When it comes to population, Alaska state legislators have the most staff of any state in the country. After hearing the numbers, at least two Alaska lawmakers are saying that number could be cut as soon as this session.

Alaska lawmakers gaveled into session this week. You see the pomp and circumstance of what goes on during the House and Senate floor session, but behind the scenes, there are hundreds of legislative staff to help them govern. Not including lawmakers, Alaska has 453 legislative staff. That number does not fall in line with the rest of the country.

Over the years, the number of legislative staff has grown. In 1970, lawmakers had 276 staff members. However, by last year’s legislative session, that number was 453. Those numbers come from the National Conference of State Legislators and Alaska Legislator’s human resources manager.

Alaska has almost seven staffers for every 10,000 Alaskans. That’s the highest in the country by a wide margin. The number two state, Hawaii, has just four staffers for every 10,000 people. Alaska has more than three times the staff of the number four state, which is Rhode Island. Ohio has the smallest number of legislative staff, less than half a staffer for every 10,000 people.

By sheer numbers, Alaska, with a population of 738,432, has about the same number of staffers as Ohio, except it has more than 12 times the population. Alaska has one legislative staffer for 1,439 Alaskans. Ohio has one for every 24,398 people.

Let’s compare by similar population. North Dakota has about the same number of people as Alaska. However, Alaska has a lot more staff -- more than 300 more legislative staffers. That’s four times the staff North Dakota lawmakers have.

We contacted the state’s legislative council to ask how the numbers break out. The legal division director told us that North Dakota has 141 lawmakers who share 2-4 staff members during session. In Alaska, 60 lawmakers share 178 staffers.

Senator John Coghill (R-North Pole) agrees that’s a large number.

“That is a lot, and the ability to work is unique amongst legislators some do it very well and some are probably much lighter in their work load and yet the cost is the same, so I think that’s a worth while challenge to us,” Coghill said.

The Republican says the big difference between Alaska and other states is that Alaska’s state government provides more services for local government. However, Sen. Coghill says he’s been critical of Alaska’s large staff levels in the past.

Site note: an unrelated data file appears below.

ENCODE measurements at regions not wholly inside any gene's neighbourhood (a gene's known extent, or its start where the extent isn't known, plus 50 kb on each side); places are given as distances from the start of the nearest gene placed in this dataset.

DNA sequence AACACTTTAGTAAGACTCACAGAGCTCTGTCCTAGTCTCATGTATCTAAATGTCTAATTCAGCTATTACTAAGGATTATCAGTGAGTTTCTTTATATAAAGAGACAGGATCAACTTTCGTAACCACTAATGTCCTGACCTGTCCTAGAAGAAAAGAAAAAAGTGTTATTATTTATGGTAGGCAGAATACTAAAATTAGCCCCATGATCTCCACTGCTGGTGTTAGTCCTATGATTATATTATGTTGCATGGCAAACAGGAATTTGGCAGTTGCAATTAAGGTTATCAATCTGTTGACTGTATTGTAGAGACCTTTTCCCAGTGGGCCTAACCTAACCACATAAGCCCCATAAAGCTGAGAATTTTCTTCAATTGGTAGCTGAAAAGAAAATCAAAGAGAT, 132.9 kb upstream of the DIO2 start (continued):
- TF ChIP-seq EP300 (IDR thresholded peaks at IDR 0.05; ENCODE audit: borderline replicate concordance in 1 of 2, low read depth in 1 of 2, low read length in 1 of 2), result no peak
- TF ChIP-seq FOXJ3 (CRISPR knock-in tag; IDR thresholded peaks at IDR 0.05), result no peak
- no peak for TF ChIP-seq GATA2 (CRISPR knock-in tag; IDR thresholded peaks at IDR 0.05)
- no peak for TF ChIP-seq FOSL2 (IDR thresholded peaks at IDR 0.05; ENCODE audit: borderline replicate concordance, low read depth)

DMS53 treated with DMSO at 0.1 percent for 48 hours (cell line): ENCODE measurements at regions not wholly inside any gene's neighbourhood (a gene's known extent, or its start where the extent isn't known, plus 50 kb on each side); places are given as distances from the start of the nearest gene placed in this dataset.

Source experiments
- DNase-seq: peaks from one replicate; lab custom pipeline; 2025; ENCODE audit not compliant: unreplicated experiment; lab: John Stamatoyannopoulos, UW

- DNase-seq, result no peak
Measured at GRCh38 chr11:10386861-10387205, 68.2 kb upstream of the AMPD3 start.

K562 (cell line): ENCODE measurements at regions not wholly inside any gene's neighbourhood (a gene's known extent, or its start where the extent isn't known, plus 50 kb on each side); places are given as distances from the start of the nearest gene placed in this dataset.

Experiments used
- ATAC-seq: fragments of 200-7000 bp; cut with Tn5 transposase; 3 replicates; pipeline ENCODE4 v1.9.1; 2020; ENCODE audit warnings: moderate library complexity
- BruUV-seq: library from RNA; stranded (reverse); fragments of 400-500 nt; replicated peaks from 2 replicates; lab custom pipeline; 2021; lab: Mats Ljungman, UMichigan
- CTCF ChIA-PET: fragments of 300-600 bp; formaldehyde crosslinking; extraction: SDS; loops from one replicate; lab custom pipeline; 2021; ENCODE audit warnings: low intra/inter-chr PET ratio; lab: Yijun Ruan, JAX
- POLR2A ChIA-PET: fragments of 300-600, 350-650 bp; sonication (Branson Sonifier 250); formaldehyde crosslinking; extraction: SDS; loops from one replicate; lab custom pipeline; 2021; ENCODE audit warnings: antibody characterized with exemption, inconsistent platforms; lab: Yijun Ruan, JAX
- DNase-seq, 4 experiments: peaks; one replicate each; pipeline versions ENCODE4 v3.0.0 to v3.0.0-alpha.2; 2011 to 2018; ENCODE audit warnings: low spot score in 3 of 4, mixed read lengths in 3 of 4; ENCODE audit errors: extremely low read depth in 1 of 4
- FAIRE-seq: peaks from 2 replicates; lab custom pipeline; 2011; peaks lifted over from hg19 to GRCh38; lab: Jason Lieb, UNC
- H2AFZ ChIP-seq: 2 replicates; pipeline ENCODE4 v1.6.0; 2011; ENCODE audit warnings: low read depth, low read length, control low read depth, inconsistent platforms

“It’s a rationale that’s worthy of a challenge in my view,” he said.

According to records from human resources, during last session, in the House, all of the 40 members except two, Rep. Chris Birch and Rep. Mark Neuman, had at least two personal staff members. Most had two or three, and three members, Rep. Neal Foster, Rep. Sam Kito and Rep. Paul Seaton, had four.

In the Senate last session, most of the 20 members had three personal staffers. Six of them had four, and two, former Sen. Mike Dunleavy and Sen. Lyman Hoffman have six.

Some of those lawmakers have more staff if they are on a committee like Finance, or head a majority committee like Budget and Audit, and Legislative Council.

That doesn’t include 16 floor staff, seven people in the press office, six staff in the Senate and House Majority Offices, 12 staffers in the Records Department, seven in the Senate Secretary’s office, four in Legislative Ethics, seven Lounge staff members and six in the Chief Clerk’s office. Lawmakers share all those staff members.

Let’s compare Alaska’s Senate District J in West Anchorage to Maine’s Senate District 27 -- which sits in the Bangor area. Both have almost the identical number of constituents. However, Alaska’s 20 senators have 74 staff members. Maine’s 34 senators, however, share 12 staff members.

House Majority Leader Chris Tuck says he needs his three legislative staff members.

“I can tell you we’ve been utilizing our staff to the fullest extent,” he said.

The Anchorage Democrat says he wouldn’t be as effective as he is without them. However, Rep. Tuck says there could be changes coming.

“Alaska’s facing some fiscal times right now," Tuck said. "There’s going be cuts going everywhere and as you’ll see over last few years we’ve been reducing staff and we’ll probably be reducing staff again this year.”

KTVA also gave the House Minority and the Senate Minority a chance to comment on this story, however, they declined.

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